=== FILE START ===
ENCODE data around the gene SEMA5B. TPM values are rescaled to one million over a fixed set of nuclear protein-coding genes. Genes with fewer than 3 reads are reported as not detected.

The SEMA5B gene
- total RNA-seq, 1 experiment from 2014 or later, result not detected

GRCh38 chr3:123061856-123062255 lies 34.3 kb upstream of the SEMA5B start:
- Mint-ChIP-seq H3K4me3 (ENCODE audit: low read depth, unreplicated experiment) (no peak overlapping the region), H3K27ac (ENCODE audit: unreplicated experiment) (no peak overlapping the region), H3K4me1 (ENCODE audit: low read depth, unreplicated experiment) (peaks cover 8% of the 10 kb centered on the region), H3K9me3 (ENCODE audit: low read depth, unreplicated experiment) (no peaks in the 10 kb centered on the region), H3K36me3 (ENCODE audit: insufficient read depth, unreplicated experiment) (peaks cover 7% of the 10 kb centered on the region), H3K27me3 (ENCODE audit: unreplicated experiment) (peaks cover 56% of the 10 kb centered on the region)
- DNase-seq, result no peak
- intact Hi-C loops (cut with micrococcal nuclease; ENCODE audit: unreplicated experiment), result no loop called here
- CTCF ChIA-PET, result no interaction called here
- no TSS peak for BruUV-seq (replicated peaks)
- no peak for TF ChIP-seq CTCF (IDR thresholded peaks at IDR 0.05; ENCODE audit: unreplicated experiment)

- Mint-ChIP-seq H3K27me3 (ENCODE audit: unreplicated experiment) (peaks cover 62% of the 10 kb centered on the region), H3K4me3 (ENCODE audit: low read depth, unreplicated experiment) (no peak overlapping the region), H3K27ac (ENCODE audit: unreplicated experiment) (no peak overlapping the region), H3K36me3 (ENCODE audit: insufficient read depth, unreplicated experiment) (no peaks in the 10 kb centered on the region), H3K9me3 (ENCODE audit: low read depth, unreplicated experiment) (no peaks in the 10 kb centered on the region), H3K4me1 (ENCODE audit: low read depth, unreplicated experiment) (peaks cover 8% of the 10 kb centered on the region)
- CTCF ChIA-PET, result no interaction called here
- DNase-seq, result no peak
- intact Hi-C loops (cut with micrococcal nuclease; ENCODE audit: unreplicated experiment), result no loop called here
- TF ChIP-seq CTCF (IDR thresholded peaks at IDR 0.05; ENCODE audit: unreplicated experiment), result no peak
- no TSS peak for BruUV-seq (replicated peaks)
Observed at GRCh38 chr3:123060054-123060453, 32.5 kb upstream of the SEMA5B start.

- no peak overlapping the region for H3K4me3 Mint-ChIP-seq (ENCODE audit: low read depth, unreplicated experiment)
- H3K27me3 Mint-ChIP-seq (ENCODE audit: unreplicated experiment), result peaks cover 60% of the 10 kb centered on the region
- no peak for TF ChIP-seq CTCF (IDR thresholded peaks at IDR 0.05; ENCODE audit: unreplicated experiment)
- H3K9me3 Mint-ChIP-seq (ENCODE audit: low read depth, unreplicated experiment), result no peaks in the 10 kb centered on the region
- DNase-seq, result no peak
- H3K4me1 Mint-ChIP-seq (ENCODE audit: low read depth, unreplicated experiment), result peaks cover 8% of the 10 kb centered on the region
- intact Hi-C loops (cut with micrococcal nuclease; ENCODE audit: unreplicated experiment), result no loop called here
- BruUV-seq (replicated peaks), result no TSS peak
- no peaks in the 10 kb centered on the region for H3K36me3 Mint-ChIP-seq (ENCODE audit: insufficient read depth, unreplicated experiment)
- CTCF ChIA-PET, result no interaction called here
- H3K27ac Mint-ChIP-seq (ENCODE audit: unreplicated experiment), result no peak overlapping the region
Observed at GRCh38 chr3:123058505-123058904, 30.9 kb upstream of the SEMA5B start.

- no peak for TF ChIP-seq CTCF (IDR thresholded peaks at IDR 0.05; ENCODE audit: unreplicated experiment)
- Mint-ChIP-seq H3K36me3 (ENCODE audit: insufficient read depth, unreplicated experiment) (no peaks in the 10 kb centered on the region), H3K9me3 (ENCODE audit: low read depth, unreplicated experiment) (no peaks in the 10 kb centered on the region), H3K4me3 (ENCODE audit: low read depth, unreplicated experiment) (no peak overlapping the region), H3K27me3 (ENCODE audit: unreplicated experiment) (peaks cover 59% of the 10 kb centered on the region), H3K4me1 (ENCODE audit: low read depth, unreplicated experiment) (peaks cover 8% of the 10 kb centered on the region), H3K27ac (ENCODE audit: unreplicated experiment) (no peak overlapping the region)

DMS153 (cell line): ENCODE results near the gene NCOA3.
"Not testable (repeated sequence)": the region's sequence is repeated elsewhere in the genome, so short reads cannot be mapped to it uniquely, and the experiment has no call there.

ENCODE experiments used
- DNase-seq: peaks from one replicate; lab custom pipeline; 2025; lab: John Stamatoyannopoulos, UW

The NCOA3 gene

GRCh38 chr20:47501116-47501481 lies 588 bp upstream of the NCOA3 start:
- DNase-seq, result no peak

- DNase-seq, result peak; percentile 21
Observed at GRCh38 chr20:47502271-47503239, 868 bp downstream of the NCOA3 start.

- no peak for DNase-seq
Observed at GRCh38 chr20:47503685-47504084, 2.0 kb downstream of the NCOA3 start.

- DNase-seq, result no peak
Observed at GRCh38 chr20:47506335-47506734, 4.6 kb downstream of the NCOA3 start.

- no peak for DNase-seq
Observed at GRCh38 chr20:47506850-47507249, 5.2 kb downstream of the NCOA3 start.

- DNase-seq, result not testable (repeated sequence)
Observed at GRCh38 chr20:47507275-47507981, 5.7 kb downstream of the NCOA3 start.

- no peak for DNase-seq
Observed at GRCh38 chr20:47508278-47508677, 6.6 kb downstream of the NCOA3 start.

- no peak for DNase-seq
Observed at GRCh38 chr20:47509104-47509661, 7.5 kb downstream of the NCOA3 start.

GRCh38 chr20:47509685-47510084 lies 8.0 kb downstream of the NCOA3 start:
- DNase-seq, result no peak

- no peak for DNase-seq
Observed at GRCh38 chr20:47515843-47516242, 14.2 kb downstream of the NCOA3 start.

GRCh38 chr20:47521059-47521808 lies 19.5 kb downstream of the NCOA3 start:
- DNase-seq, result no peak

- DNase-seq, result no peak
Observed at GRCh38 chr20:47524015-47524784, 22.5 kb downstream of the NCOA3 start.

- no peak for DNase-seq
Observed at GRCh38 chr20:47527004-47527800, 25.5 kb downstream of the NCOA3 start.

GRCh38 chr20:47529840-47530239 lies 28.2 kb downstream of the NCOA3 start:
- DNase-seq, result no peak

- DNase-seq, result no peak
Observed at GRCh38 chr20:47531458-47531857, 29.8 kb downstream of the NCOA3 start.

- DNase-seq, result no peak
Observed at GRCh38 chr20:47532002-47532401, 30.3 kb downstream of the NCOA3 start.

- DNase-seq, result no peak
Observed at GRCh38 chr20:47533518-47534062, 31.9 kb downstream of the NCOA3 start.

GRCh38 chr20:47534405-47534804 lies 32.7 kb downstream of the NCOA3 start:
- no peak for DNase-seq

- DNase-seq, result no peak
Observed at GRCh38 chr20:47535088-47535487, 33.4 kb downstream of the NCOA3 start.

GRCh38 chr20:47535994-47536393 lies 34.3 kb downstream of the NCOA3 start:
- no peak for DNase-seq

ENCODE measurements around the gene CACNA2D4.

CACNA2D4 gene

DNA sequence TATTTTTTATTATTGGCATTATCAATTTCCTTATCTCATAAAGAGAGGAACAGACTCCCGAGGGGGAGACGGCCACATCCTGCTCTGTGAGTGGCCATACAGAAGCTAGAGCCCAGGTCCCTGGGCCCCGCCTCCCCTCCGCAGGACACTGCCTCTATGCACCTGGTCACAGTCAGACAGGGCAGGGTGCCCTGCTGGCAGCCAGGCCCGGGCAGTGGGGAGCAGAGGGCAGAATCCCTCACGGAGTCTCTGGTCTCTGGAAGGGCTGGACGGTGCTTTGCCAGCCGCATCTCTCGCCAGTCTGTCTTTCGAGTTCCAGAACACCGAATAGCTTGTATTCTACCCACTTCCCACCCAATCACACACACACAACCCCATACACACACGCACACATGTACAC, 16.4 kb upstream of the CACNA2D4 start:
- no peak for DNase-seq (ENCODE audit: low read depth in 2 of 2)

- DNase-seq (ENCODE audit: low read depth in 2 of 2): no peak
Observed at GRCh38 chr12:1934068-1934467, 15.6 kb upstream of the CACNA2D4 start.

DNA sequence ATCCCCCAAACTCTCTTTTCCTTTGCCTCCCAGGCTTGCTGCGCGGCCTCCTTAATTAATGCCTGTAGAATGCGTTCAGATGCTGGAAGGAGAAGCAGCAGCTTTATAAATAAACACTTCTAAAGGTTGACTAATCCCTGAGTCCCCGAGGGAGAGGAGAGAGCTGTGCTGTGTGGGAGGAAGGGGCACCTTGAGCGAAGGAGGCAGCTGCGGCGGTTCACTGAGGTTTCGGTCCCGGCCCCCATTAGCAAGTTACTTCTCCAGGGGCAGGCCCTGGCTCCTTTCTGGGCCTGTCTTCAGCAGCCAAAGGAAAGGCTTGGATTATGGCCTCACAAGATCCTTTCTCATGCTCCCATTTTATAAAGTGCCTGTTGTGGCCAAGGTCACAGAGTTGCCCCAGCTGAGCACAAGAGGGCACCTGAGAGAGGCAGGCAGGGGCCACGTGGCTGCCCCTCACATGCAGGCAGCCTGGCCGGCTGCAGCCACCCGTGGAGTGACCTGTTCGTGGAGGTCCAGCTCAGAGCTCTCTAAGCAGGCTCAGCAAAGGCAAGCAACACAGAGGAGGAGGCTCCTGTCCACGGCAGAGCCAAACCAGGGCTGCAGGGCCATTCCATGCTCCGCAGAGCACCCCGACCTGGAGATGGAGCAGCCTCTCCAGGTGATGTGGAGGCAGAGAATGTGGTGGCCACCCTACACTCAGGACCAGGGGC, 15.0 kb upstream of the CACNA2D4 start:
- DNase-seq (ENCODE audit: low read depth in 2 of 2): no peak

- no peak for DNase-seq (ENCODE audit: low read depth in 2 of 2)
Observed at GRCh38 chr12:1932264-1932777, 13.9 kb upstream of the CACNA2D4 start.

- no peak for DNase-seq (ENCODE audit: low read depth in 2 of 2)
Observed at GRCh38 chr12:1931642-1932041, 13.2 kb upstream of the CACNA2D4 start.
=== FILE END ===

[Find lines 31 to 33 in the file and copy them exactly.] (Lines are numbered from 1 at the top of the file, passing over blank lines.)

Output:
- Mint-ChIP-seq H3K36me3 (ENCODE audit: insufficient read depth, unreplicated experiment) (no peaks in the 10 kb centered on the region), H3K9me3 (ENCODE audit: low read depth, unreplicated experiment) (no peaks in the 10 kb centered on the region), H3K4me3 (ENCODE audit: low read depth, unreplicated experiment) (no peak overlapping the region), H3K27me3 (ENCODE audit: unreplicated experiment) (peaks cover 59% of the 10 kb centered on the region), H3K4me1 (ENCODE audit: low read depth, unreplicated experiment) (peaks cover 8% of the 10 kb centered on the region), H3K27ac (ENCODE audit: unreplicated experiment) (no peak overlapping the region)

DMS153 (cell line): ENCODE results near the gene NCOA3.
"Not testable (repeated sequence)": the region's sequence is repeated elsewhere in the genome, so short reads cannot be mapped to it uniquely, and the experiment has no call there.